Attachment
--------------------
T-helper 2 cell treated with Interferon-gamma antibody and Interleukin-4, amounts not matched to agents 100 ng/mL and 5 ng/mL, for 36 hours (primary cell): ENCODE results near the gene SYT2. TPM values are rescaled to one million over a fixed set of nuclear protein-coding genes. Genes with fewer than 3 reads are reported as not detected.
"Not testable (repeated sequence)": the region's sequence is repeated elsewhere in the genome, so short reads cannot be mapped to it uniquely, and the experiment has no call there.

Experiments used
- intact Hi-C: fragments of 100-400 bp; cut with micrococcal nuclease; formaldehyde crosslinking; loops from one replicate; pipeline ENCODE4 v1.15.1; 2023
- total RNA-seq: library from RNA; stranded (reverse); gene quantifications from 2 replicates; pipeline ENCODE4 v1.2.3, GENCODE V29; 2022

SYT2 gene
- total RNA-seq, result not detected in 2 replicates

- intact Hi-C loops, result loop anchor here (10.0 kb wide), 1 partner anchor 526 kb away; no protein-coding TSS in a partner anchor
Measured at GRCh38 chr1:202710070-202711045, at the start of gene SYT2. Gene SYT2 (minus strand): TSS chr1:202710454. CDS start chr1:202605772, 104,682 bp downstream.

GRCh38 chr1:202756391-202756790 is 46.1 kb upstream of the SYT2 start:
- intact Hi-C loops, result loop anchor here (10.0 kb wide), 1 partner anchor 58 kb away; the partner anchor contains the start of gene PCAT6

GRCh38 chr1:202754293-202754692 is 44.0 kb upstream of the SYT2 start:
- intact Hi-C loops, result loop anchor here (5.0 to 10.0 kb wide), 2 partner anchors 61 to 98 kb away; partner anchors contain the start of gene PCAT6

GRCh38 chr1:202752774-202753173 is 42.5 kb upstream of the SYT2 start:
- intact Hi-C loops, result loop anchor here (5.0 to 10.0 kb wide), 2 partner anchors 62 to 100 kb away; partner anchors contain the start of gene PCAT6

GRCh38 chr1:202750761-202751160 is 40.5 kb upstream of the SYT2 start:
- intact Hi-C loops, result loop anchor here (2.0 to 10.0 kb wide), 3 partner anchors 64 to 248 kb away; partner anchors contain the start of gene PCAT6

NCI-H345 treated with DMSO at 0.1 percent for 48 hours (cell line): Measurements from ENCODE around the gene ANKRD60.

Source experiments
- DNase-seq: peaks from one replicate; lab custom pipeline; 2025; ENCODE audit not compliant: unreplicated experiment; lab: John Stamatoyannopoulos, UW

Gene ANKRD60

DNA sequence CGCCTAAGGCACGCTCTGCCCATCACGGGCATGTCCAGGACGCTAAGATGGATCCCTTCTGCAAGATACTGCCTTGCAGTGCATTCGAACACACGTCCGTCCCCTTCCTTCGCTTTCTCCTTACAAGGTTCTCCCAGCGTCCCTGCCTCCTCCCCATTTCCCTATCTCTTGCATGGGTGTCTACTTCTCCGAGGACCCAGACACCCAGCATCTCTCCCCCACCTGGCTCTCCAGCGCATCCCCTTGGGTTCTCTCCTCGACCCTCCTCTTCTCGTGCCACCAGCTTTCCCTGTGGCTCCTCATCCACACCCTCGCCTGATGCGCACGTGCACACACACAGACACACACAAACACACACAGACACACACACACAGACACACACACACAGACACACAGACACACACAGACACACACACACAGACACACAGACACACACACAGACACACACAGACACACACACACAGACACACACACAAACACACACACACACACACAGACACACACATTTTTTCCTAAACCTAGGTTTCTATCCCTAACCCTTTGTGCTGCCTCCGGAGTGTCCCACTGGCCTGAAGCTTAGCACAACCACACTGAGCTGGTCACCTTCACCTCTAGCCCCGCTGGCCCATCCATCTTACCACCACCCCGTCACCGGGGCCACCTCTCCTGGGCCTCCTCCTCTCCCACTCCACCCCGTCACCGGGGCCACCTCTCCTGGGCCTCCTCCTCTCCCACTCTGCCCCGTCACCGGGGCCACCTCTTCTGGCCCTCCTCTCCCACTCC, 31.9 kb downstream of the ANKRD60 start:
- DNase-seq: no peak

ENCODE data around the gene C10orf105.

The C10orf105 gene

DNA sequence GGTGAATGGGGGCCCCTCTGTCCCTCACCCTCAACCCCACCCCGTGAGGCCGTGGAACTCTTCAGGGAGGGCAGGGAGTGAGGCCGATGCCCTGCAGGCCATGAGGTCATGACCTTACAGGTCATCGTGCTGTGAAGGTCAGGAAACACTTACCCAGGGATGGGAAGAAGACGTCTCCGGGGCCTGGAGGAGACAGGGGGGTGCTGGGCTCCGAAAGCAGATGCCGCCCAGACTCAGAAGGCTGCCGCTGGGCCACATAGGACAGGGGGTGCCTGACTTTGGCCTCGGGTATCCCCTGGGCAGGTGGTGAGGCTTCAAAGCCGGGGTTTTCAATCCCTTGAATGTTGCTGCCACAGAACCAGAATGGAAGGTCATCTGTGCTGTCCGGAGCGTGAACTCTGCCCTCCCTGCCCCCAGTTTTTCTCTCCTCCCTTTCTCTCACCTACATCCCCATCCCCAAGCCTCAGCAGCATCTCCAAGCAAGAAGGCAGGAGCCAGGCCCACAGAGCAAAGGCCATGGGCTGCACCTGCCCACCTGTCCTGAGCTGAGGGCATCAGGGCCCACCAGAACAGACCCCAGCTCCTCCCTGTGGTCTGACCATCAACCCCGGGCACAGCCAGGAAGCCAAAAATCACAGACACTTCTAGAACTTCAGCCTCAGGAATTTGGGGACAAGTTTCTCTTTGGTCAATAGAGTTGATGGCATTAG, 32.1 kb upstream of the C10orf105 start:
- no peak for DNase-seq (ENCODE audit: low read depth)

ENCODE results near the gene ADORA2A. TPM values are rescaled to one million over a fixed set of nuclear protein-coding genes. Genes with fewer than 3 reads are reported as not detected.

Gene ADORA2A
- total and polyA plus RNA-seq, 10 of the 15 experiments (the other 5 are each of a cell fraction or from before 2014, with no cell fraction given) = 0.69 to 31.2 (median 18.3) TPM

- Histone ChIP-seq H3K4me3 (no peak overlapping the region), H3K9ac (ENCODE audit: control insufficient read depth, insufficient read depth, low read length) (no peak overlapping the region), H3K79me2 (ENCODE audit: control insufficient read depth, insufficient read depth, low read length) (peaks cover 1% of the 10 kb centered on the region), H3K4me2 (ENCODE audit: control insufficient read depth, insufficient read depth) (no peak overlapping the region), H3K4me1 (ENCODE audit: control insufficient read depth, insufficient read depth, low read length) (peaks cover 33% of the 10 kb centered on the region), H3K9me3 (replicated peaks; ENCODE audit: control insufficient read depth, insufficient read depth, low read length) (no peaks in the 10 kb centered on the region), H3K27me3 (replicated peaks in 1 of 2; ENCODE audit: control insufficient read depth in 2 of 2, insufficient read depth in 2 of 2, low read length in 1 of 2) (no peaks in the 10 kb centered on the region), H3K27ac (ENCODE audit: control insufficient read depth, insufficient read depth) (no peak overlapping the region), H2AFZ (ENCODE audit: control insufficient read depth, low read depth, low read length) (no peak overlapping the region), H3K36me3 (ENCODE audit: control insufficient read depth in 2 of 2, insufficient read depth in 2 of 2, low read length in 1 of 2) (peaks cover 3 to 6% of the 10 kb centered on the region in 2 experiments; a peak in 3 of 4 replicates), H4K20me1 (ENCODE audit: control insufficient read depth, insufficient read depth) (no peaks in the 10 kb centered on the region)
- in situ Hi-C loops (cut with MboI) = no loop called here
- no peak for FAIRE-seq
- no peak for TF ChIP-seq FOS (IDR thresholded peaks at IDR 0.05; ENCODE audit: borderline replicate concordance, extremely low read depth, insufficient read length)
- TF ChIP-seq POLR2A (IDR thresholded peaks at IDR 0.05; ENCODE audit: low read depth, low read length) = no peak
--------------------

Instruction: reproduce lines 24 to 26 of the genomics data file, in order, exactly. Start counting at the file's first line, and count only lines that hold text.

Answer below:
ENCODE data around the gene C10orf105.

The C10orf105 gene

DNA sequence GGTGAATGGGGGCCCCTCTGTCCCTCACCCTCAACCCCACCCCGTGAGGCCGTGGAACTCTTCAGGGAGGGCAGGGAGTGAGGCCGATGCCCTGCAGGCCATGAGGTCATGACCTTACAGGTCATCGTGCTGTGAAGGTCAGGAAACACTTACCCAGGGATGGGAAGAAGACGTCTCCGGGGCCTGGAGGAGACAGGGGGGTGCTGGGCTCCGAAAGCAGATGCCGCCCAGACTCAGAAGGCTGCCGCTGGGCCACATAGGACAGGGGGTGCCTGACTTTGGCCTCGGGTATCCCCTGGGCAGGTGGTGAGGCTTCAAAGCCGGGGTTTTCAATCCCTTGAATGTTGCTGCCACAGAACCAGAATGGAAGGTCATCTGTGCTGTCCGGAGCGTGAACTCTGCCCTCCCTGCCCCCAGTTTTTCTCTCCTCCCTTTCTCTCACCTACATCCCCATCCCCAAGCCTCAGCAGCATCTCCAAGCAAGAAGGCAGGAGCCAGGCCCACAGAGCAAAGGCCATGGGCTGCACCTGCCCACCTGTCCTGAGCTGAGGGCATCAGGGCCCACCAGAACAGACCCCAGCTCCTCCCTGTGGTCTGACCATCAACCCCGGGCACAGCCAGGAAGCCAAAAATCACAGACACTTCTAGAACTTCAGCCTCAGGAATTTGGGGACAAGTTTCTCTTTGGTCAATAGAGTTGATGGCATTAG, 32.1 kb upstream of the C10orf105 start: